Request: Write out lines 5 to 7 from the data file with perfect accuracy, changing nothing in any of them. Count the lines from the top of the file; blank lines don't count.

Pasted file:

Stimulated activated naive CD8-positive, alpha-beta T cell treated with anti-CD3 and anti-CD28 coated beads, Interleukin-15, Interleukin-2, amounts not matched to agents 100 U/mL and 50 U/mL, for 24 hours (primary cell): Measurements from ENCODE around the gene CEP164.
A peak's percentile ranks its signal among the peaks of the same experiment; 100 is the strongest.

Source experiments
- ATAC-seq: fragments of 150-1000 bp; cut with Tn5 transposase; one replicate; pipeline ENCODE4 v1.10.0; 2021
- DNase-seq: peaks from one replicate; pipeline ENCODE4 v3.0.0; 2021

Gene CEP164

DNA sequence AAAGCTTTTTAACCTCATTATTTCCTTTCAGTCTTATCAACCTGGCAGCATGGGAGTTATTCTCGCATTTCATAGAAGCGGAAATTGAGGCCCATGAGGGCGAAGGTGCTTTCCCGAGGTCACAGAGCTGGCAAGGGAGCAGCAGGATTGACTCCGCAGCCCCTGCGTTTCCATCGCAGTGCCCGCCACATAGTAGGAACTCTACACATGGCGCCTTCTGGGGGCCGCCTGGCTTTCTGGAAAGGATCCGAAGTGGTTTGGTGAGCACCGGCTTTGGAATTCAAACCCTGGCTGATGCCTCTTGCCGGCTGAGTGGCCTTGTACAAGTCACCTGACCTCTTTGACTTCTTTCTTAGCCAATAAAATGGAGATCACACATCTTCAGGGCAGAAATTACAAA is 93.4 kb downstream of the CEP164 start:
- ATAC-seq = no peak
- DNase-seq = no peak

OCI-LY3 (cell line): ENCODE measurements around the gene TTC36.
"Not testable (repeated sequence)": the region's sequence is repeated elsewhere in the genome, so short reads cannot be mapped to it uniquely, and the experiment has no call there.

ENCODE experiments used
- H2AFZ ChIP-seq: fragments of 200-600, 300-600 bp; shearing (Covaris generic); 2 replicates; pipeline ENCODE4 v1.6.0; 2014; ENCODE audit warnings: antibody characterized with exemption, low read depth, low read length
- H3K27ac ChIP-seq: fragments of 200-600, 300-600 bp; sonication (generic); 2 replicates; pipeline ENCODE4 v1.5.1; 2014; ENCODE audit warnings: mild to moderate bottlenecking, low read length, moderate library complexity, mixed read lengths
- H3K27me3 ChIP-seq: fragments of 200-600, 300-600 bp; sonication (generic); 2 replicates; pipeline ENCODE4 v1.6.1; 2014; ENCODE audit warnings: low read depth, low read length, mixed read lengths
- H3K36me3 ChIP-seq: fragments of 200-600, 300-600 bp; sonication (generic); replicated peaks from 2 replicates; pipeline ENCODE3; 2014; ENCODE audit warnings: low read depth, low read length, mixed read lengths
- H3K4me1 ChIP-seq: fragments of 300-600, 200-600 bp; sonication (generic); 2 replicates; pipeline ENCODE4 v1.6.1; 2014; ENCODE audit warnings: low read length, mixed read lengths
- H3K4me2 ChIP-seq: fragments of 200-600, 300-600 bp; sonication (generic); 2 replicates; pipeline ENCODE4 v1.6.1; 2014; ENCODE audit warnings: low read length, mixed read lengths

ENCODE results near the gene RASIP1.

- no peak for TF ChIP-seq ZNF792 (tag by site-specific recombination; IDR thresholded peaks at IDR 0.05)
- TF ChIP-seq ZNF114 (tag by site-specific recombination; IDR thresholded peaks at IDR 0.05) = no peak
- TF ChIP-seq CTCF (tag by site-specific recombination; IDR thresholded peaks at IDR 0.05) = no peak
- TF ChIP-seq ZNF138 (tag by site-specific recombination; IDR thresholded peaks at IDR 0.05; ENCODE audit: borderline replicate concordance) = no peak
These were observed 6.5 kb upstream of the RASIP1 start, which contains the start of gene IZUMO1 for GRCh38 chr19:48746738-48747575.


- DNase-seq: peaks from one replicate; pipeline ENCODE4 v3.0.0; 2021

Gene CEP164

DNA sequence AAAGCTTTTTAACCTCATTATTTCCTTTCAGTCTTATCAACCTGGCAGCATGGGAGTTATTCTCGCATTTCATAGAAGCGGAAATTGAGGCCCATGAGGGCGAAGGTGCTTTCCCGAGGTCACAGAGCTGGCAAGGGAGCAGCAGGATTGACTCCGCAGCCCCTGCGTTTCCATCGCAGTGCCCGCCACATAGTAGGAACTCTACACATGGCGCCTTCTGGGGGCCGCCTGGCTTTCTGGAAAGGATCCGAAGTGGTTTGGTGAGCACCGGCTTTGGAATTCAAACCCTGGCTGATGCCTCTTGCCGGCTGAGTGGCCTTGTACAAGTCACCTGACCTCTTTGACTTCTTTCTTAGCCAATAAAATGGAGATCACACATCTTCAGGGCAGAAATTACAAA is 93.4 kb downstream of the CEP164 start: